• I’m thinking about [mobile apps], and feel that something might be possible, but I’m not sure what.  It would be good to talk with folks with similar interests and we might be able to find a good approach
  • I’ve got this great idea for [data sharing] – and I’d love to find other orgs that might be up for joining in.

…. you get my drift.

Pitches at #ukgc11 by Paul Clarke

Pitches at #ukgc11 by Paul Clarke

And not everyone is happy standing up in a room full of people and ‘saying it out loud’.  So if that’s you, never fear.  Just fill in a ‘Pitch Card’ on the day, hand it to our facilitator for the day (the Lovely @LloydDavis), or put it in the “Pitch Box” that will be at the side of the room, and someone will read it out for you.  Simples.

There was a great discussion at CommsCamp about how few women pitch  (here’s the storify) – so we’re really hoping that ‘Pitch Cards’ and will make it easier for everyone to get involved.

And if you wanna check out some real life pitches – here are the LocalGovCamp 2011 ones courtesy of John Popham.

So what might people want to talk about?

I’ve hesitated to write this post, as I wouldn’t want folks to be limited to this list. If you want to talk about a subject, then heck, pitch a session and see if others are interested in it too. But since this is the first unconference in our sector, and the format is a bit unknown, I figured I’d start the ball rolling with some things I think folks might be interested in… (Oh, and by the way, there are still plenty of tickets left).

Welfare Reform. How’s it going so far? Sharing experiences on the ground – what’s working, what’s not in terms of customer engagement. Are leaflets triggering people to get in touch, or is it the phone call? How are different organisations ‘organising’ for it: do you have a specialist team or resource, or is benefits advice embedded in Housing Officer roles. Has anyone had good (or bad) experiences to share with benefit entitlement calculating tools, or budgeting tools for customers?

Resident Scrutiny. How is resident scrutiny evolving in the age of Tripadvisor? Is the language of “scrutiny” an impediment to getting staff engagement? Is there a more ‘story-telling’ approach that might be useful? How can technology be used to get feedback from “the unusual suspects”.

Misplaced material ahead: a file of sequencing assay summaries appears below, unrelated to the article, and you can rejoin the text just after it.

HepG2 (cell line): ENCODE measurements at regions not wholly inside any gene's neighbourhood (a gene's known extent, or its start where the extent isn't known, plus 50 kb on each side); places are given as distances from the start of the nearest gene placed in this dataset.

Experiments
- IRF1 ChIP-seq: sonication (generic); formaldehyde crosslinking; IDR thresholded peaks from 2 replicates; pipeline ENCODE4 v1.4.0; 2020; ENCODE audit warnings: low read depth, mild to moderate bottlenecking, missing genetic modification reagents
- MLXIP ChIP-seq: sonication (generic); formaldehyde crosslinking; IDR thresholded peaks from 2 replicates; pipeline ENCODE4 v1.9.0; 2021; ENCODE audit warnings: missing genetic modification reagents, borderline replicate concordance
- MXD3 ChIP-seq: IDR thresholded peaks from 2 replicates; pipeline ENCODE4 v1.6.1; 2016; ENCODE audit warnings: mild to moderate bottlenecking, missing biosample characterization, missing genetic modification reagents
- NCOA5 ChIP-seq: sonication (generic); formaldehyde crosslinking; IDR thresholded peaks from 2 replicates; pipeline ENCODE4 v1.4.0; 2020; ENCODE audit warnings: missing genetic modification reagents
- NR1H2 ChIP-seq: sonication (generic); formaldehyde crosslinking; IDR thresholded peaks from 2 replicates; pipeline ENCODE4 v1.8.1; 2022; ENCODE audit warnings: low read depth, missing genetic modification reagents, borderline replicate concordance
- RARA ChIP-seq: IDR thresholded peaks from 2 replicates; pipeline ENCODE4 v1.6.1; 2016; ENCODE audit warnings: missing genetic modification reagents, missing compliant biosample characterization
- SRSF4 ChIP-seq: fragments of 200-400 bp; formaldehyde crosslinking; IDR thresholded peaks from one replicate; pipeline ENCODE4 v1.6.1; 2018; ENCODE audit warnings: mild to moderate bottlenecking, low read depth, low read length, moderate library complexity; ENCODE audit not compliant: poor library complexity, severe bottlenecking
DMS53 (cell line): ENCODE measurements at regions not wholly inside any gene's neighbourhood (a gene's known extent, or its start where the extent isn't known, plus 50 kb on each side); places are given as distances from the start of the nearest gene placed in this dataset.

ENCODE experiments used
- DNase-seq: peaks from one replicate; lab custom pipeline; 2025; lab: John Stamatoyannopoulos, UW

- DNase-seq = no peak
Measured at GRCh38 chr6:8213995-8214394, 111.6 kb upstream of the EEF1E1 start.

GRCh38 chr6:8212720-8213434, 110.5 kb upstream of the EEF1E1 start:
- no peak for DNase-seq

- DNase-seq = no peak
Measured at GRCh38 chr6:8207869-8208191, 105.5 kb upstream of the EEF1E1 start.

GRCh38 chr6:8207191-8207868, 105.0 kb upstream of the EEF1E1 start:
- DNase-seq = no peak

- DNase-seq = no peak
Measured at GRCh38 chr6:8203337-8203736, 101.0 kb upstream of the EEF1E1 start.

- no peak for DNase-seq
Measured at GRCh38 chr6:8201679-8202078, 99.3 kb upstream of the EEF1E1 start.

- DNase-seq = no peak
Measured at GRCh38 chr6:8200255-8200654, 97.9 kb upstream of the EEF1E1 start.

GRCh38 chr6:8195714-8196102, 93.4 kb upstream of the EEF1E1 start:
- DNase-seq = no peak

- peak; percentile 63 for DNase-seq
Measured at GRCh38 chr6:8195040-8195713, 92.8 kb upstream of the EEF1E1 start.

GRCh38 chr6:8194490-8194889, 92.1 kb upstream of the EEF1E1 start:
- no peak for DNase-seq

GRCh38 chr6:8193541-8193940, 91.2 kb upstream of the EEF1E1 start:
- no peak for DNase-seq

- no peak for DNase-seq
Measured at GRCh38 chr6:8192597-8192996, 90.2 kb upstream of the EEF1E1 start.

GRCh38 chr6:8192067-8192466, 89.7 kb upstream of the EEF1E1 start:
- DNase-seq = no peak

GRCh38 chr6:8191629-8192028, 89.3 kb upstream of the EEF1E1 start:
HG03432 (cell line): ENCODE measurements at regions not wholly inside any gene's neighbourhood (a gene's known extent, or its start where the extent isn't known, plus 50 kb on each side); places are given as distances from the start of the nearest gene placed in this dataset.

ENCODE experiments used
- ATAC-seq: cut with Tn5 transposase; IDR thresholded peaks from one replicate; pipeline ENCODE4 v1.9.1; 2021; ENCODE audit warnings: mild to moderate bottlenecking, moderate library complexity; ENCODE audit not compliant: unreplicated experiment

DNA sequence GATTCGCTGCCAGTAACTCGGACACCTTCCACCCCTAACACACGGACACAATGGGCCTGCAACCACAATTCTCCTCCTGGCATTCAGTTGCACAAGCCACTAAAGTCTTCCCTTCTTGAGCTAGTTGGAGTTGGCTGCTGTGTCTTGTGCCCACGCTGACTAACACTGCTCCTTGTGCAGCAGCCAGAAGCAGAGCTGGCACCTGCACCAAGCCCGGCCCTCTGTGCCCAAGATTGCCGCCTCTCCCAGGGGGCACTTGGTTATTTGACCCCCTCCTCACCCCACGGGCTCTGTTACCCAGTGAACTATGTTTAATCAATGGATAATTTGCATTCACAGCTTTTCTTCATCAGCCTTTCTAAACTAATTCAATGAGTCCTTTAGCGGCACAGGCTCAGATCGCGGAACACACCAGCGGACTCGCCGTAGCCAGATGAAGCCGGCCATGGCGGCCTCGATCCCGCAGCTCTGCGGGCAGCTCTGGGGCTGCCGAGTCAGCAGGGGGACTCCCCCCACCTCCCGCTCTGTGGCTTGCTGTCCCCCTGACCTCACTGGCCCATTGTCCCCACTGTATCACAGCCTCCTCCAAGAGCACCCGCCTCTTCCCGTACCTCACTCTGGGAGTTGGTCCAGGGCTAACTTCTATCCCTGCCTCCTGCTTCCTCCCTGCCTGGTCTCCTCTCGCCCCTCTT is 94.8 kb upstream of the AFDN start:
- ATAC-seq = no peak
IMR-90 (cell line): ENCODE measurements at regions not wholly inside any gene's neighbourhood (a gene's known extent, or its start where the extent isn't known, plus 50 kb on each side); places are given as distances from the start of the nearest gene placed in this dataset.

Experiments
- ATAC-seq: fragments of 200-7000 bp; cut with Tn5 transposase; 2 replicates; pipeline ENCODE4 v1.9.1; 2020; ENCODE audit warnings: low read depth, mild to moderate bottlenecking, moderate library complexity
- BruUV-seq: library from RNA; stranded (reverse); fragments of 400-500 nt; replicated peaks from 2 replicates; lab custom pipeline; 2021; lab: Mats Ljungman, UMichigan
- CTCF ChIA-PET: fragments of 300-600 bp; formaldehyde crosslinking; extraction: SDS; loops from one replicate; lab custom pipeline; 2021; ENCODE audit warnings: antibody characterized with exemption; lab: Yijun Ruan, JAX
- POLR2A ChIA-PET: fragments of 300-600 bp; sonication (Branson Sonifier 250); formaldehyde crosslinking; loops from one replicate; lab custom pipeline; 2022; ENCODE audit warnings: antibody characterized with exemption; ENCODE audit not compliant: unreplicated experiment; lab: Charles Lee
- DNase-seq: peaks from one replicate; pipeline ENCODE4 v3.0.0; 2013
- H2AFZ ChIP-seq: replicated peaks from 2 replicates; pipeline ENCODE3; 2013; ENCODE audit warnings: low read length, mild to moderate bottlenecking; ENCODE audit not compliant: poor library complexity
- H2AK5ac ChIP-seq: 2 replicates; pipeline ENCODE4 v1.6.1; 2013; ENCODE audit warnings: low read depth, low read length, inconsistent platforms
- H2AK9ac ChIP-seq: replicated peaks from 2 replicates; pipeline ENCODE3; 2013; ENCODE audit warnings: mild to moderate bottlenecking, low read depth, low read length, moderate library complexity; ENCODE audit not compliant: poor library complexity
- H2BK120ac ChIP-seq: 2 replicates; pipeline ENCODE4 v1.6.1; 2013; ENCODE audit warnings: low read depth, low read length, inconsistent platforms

Digital Service Delivery. Do folks have experiences (good or bad!) to share on getting services online? Is anyone using the g-cloud procurement framework to good effect?

Digital Exclusion. Is this impacting on your service delivery? Will your customers struggle with Universal Credit administration being online? Any great projects or ideas to share – particularly with this funding competition in mind.

Social Media. How are organisations using social media to connect with their residents, and with each other. Is anyone using social media to facilitate mutual exchanges? How are organisations managing the personal/professional boundaries on social media? What sort of training and protocols are in place? Are you using video or podcasts to reach “the unusal suspects”?

Social Business Platforms. Are you using Yammer or Jive in your organisation? Is it in addition to your intranet or a replacement for it?

Skills Development and online learning. Are you using any tools or approaches in your organisation get more bangs for your training budget buck?

Data. We’ve got insane amounts of data knocking around our organisations. We’ve been collating KPIs for years. Are there more interesting things we can be doing with that data if we open it up and share it. Are there crowdsourcing data projects we can contribute to?

The possibilities are endless. If you’ve got a burning question, or quiet worry, share it. Chances are there’ll be someone in the room who wants to have that conversation too. Pitching a session needn’t be a daunting prospect. Some folks are keen to come along with a thoroughly well thought through presentation that they’d like to share and get get feedback on – and that’s great. But its just as great if you’d like to pitch a session that is “I have a question or a worry about XYZ, and I’d like to have a conversation with others who might also be interested”. No powerpoint required to have a conversation (in fact, we actively and heavily discourage it).

Please feel free to use the comments section to share ideas on what you might want to have a conversation about…

The Big Idea

We’ve been blown away here at HousingCamp HQ,that the first 50 tickets went in a flash. Don’t fret if you’ve missed them, the next batch are being released on 1st April (no joke). Sign up for email updates to this blog if you don’t want to miss them (right hand side of the homepage).

We figured it was worth jotting down a few words on why we’re doing it, on the BHAG.